How to train your Redis for production workloads

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How to train your Redis for production workloads

Read this tutorial in order to learn more about how to configure Redis for production workloads. Also, learn about the maxclients limit.

· Database Zone ·
Free Resource

Highly available databases are important for the high availability of your mission-critical applications. Applications today process the massive amount of data and require blazingly fast response times. MongoDB and Redis are usually deployed together to serve these needs. When configuring these databases for the production workloads, the warnings in the logs should be attended seriously without fail. These proactive steps can save you from the catastrophic failures and get paged overnight. Following are a handful of configurations you need to take into an account and add them to your production Redis checklist.

Maxclients Limit

The maxclients limit is the number of clients Redis is able to handle under the current operating system limit. By default, this limit is set to 10000 clients in redis.conf. However, if the Redis server is restricted by the number of open files, the maxclients is set to an available number of open files minus 32 (4064 usually). Once the limit is reached, Redis will close all the new connections, sending an error:

max number of clients reached


For real-time applications where the number of clients is expected to be high, you should revisit this limit and modify it based on your use case. Modify /etc/security/limits.conf and modify limit:

redis        - nofile   12000   

Alternatively, this limit can be set using redis-cli:

redis-cli> CONFIG SET maxclients 12000> CONFIG GET maxclients
1) "maxclients"
2) "12000"

Overcommit Memory

Redis forks a child process to dump the DB on disk. If the overcommit_memory is set to zero, the fork will fail unless there is as much free memory as required to really duplicate all the parent memory pages with the result that if you have a Redis dataset of 3 GB and just 2 GB of free memory, it will fail. The error logged looks like:

[4916] 28 Jan 19:24:49.084 * 1 changes in 900 seconds. Saving...
[4916] 28 Jan 19:24:49.084  Can't save in background: fork: Cannot allocate memory 


To fix this, set overcommit_memory in /etc/sysctl.conf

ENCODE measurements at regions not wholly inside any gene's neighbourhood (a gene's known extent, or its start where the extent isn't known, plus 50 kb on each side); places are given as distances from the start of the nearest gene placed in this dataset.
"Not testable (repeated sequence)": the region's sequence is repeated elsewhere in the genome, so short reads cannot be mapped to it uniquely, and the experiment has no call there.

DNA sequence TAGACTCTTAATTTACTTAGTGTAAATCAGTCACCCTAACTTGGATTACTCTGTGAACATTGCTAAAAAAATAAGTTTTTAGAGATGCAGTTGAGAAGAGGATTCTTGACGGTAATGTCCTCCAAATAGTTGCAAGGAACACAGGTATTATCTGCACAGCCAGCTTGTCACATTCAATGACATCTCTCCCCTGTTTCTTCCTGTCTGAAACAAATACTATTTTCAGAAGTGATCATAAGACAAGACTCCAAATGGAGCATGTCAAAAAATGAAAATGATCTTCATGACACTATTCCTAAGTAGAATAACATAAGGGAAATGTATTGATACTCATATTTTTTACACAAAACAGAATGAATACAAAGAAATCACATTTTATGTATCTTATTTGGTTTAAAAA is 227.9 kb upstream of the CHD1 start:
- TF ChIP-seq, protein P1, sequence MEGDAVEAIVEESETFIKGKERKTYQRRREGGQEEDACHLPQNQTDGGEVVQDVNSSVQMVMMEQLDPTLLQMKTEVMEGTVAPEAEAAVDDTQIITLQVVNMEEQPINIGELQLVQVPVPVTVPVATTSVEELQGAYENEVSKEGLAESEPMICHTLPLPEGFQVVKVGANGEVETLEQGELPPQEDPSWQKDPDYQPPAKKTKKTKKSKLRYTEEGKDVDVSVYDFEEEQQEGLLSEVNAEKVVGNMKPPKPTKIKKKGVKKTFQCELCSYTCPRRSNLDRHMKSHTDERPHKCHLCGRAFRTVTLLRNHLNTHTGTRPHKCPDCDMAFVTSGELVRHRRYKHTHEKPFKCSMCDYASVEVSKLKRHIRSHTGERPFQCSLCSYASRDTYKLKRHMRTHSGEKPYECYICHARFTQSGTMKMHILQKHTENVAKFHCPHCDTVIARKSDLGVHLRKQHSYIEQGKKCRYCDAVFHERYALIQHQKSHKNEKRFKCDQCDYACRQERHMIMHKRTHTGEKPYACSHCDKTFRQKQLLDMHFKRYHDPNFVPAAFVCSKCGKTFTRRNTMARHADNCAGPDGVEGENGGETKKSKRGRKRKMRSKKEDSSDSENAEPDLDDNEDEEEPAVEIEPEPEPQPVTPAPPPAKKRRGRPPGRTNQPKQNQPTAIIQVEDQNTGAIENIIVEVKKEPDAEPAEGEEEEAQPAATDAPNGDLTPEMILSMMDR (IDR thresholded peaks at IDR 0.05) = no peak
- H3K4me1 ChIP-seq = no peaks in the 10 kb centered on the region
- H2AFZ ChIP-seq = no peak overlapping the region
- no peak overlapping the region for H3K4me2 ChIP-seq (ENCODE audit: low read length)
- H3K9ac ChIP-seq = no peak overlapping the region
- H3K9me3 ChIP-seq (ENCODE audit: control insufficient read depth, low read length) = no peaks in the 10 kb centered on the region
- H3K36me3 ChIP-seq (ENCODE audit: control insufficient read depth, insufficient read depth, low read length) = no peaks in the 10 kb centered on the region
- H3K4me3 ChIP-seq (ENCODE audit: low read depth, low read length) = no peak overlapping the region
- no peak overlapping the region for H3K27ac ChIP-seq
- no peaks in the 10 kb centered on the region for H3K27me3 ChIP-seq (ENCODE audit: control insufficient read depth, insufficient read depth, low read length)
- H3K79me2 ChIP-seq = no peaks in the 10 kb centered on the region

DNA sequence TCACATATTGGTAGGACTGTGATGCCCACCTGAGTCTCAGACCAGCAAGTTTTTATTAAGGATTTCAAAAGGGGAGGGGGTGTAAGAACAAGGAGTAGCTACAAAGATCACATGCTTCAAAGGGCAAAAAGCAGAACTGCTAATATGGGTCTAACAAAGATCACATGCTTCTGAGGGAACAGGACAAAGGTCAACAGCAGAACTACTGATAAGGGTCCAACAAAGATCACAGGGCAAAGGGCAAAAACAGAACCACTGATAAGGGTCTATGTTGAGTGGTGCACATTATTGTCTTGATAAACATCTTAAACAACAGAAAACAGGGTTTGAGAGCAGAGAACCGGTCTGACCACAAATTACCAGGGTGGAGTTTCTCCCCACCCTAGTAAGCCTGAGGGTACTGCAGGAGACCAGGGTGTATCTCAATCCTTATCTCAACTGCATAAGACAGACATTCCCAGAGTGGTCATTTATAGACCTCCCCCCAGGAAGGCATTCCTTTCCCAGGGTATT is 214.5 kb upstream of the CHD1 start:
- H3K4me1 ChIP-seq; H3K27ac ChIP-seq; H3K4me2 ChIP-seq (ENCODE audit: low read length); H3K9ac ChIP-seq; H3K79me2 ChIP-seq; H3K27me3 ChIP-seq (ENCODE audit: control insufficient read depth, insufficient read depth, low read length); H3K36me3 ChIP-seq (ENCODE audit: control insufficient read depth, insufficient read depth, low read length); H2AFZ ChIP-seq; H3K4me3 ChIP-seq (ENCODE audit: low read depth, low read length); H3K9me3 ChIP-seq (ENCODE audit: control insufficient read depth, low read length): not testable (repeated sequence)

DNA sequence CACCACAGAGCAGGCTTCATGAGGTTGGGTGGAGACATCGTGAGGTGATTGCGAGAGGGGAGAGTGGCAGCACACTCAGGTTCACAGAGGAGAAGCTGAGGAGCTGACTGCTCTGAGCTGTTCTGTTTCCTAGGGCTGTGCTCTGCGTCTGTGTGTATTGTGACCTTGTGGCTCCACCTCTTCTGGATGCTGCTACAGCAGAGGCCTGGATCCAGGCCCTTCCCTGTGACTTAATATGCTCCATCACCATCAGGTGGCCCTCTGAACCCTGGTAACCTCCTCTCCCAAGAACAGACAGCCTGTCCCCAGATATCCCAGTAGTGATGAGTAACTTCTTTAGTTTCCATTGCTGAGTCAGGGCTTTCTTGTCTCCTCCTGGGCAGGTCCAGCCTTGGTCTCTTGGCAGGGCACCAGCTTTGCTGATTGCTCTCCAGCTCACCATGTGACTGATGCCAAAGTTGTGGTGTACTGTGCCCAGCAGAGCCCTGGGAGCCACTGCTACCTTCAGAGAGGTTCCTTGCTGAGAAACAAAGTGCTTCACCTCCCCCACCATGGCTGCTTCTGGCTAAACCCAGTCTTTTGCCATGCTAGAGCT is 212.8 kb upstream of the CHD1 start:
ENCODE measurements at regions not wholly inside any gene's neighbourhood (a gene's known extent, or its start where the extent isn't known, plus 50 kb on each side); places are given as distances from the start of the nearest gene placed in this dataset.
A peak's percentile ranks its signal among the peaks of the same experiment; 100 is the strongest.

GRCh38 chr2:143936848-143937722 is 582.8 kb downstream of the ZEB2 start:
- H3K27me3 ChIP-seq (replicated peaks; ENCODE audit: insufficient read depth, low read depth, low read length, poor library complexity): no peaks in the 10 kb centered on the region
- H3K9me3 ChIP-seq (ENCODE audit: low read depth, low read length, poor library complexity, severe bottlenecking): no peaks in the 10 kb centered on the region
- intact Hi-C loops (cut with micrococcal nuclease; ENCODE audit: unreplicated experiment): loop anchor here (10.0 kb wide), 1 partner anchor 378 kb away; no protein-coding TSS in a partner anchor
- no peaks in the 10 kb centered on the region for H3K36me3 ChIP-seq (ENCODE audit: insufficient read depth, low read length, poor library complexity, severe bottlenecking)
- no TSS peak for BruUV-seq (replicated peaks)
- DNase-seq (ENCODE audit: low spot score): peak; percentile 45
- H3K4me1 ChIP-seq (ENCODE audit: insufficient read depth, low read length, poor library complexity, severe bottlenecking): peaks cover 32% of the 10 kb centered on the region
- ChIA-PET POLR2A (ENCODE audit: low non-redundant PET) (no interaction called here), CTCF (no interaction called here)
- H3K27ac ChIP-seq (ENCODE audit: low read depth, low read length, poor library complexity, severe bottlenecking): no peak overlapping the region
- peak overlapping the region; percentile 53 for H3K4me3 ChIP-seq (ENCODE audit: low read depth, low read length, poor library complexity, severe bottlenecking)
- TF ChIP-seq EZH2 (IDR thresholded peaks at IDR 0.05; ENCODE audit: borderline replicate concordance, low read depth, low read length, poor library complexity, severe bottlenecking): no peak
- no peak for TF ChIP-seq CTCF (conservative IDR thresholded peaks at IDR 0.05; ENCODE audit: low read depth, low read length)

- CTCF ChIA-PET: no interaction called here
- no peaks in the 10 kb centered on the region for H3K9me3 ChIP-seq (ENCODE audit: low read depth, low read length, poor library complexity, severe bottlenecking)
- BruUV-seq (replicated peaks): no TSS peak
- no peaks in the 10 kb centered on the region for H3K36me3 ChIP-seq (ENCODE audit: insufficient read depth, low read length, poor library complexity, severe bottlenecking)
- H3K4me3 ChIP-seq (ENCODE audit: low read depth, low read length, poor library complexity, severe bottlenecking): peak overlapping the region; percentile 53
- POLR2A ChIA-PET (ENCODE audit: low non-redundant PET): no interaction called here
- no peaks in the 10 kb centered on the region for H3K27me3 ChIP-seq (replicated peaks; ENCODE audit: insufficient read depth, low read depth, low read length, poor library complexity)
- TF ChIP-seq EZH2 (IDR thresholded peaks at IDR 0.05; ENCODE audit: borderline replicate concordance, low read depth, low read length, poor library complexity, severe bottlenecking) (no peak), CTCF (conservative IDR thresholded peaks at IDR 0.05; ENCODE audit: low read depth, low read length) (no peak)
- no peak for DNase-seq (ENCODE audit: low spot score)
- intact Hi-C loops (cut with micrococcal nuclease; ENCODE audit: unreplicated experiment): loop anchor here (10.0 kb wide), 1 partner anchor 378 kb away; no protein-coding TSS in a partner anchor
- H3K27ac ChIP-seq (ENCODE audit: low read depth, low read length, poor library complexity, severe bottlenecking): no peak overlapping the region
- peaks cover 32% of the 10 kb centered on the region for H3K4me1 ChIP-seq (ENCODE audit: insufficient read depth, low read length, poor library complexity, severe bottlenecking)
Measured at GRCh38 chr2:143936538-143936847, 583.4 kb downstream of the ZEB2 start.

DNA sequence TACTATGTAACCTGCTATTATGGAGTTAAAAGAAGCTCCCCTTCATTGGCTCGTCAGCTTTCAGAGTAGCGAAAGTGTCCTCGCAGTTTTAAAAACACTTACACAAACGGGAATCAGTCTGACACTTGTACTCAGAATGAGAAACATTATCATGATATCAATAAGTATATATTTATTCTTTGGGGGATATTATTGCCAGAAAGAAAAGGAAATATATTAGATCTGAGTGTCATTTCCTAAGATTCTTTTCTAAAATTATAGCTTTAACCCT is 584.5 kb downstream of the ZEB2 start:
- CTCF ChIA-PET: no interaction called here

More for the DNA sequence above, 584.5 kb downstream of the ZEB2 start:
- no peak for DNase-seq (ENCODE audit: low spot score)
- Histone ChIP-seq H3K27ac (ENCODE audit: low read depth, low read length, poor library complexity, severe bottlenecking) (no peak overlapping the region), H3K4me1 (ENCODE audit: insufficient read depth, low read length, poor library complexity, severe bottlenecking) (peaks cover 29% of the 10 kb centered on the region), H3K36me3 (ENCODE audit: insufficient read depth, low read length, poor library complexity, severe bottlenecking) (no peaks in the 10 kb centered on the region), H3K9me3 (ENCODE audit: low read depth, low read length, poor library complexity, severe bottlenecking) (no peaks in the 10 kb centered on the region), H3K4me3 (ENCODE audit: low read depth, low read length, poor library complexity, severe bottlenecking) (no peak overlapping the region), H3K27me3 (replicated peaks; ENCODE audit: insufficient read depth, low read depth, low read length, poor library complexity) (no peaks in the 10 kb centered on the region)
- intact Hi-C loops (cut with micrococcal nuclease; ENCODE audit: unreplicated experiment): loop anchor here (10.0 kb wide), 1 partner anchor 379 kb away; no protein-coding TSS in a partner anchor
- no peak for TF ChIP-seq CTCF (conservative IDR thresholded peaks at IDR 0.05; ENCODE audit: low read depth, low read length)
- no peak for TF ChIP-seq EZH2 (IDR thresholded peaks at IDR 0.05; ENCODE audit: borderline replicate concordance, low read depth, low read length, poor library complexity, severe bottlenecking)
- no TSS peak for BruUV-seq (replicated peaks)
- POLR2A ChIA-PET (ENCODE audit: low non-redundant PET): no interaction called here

sysctl vm.overcommit_memory=1

Setting overcommit_memory to 1 says Linux to relax and perform the fork in a more optimistic allocation fashion, and this is indeed what you want for Redis

Transparent Huge Pages(THP)

Transparent Huge Pages (THP) support enabled by default in the kernel. This will create latency and memory usage issues with Redis.


Make sure to disable Linux kernel feature transparent huge pages, it will affect greatly both memory usage and latency in a negative way. This is accomplished with the following command as root and add it to your/etc/rc.local file in order to retain the setting after a reboot. Redis must be restarted after THP is disabled.

echo never > /sys/kernel/mm/transparent_hugepage/enabled

TCP Backlog

In high requests-per-second environments, you need a high backlog in order to avoid slow clients connections issues. The /proc/sys/net/core/somaxconn is set to the lower value of 128 by default.


Raise the value of somaxconn based on your use case. Update /proc/sys/net/core/somaxconn and add 1024 . Note that the Linux kernel will silently truncate it to the value of/proc/sys/net/core/somaxconn so make sure to raise both the value of somaxconn and tcp_max_syn_backlog in order to get the desired effect.

If you’re at early adoption of Redis, having these items on your production readiness checklist can turn helpful. Are you new to Redis? Try some ping pong with Redis using an interactive tutorial.

configure, database, nosql, redis, transparent huge pages

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